As I have mentioned before, autumn was the busy season in the school music business, but once that rush was over, the schedule loosened up a bit. I talked with Bill about getting some time off, and that winter I arranged for another three month break. Himi-chan was now seven months old, and there were two sets of grandparents eager to meet her, one in Japan and one in England. The route was thus decided: Canada to Asia ... then around to Europe ... then around again to Canada. A three-month round-the-world trip with a seven-month-old baby on my back? Sure, let's go!

Collector Profile

One day some months ago I phoned up Mr. and Mrs. Shoji Hiroe - who live not too far from where I used to live in Hamura - to see if they would agree to be featured in this column, but Mrs. Hiroe told me that it wasn't possible at present, because her husband was away from Tokyo at work. Now I have met plenty of families in which the breadwinner has been posted 'out of town' for extended periods, but I was a bit confused - I had thought that Mr. Hiroe was retired. In this case though, the 'posting' had come about because Mr. Hiroe was retired - he had volunteered to work with an international development agency, and had been assigned to a position overseas. So we arranged that I should call again later in the year when he was back in Japan, and one day early this summer, Sadako and I spent an afternoon with the two of them, hearing about this adventure. Of course we heard many interesting stories, far more than I can relate in this small column. Perhaps Mr. Hiroe should think about starting his own newsletter to let people know what it is like working as an overseas volunteer!

The motivation for him to get involved with volunteer work is understandable - Mr. Hiroe is still youthful and energetic, and the thought of just pottering around the house for decades is obviously not very appealing to him. The idea of using his skills and experience in a place where his work could make a difference to people's lives, was just too much to resist. His family offered no objection, so he applied to JICA (Japan International Cooperation Agency). After going through the acceptance procedures, Mr. Hiroe had waited for an assignment, but when it came - to work in Laos in south-east Asia - he wasn't quite sure what to do, as he knew almost nothing about that country. After a quick 'brush-up' session with an atlas and an encyclopedia though, he decided to accept the position, and it seems that the experience has been very fulfilling.

After many years of upheaval, the social structure in Laos has become stable, and it is now a country 'on the mend'. With no constant threat of war hanging overhead, as is the case with many developing regions around the world, the work being done by international agencies is in no fear of being wasted. Mr. Hiroe works in a major hospital, using his organization skills and his knowledge of English to act as a coordinator between foreign medical staff and doctors at the University of Laos, a job that seems like very useful work indeed.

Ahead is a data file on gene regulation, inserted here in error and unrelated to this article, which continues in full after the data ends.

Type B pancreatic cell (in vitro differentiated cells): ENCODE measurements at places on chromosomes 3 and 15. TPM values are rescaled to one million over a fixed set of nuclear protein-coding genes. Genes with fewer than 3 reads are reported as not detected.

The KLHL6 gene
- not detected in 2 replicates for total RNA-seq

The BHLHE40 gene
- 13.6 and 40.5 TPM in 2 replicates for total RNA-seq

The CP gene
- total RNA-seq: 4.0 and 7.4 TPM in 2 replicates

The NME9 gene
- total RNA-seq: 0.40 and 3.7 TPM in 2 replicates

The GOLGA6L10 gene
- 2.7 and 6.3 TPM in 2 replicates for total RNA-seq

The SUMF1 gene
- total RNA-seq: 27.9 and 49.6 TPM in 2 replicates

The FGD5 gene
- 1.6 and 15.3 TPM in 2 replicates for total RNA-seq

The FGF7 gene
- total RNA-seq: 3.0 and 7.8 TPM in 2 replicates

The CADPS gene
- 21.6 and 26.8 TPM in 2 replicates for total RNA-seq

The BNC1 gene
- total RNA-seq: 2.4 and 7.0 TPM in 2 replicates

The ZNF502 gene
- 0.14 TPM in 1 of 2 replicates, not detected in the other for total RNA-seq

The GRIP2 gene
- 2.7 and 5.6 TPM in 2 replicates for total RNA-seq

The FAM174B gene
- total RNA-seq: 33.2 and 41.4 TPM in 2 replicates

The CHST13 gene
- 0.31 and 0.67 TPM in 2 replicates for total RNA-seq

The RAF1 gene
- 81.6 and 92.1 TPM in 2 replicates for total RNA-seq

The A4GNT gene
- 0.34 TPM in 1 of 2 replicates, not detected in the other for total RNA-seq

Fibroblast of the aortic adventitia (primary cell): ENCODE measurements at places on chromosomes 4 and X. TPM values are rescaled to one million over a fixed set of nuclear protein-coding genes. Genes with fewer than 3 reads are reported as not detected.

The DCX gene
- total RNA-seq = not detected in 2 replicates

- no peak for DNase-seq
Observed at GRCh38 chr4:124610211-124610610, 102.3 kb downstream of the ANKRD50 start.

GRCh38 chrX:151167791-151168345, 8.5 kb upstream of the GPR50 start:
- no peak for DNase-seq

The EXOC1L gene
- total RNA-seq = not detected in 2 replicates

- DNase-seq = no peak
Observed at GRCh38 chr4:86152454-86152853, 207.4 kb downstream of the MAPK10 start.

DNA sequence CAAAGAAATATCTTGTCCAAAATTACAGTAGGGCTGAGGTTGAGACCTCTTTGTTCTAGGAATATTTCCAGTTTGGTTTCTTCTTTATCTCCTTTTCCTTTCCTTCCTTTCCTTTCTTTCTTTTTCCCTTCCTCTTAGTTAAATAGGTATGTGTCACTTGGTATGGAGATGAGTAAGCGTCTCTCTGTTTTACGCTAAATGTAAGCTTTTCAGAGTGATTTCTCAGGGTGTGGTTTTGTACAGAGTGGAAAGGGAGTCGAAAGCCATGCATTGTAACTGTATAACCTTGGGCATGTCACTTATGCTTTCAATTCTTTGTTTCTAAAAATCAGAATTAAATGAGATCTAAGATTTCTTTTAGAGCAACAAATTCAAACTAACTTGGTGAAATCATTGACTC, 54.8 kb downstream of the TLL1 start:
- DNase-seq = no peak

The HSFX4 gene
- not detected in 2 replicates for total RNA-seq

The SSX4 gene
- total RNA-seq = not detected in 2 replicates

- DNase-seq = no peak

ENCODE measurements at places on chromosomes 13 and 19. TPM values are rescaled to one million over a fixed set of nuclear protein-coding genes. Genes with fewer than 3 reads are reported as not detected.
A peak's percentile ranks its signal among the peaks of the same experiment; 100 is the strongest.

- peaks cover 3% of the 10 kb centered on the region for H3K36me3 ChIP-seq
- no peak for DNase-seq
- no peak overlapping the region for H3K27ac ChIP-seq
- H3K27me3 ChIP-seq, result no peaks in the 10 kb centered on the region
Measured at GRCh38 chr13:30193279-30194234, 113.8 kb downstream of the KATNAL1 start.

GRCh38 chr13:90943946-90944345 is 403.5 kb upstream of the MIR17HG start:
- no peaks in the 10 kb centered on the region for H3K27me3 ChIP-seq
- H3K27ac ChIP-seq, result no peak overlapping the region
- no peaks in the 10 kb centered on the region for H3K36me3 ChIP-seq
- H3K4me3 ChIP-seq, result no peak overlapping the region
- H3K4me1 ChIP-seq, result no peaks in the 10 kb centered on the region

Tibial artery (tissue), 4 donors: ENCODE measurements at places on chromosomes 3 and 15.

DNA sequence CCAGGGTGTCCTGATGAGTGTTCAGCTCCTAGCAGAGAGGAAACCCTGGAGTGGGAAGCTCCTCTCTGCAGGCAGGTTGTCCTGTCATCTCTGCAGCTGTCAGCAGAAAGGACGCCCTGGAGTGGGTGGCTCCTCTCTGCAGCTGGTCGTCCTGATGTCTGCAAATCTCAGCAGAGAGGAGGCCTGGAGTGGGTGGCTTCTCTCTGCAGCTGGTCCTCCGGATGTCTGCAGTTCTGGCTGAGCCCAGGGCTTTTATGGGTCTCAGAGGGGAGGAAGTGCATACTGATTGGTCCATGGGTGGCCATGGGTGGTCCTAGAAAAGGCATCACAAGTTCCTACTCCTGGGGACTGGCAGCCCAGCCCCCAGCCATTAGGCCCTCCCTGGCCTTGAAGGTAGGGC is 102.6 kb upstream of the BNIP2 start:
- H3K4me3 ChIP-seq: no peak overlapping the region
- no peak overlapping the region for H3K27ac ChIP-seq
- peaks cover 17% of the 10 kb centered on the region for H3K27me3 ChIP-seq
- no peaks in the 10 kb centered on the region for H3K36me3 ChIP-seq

While all this has been going on, Mrs. Hiroe has been keeping 'house and home' together at this end, and is herself active with volunteer work in her own community. But what she mostly wanted to tell us about were her own visits to Laos! Hearing about that country in her husband's emails wasn't enough for her, so she has gone down there a few times herself, camera in hand. One set of photos she showed us was particularly interesting - one of her husband's local acquaintances was getting married, and Hiroe-san was invited to the ceremony, where she became 'tied' with a thread that guarantees she will return to Laos again! She also became quite interested in the local textiles, and showed us some which she had brought back with her - quite distinctive and unlike any I have ever seen before.

It seems that this couple has really developed quite an affection for the country which they were almost randomly thrown into contact with; as a result of their work and the friendships they have developed there, perhaps in future, mention of the name 'Laos' in their home community won't automatically be sending people to an atlas for reference!

I myself am not in the kind of job from which one can 'retire' and then look for useful and productive things to do, so I guess I probably won't be following Mr. and Mrs. Hiroe's example one day, but I certainly do feel admiration for what they have chosen to do. I hope the rewards of their work have made up for their long separations!

And I wonder ... does he sometimes think about my prints building up at home waiting for him? Maybe not ... too busy with important work!

Baren Summit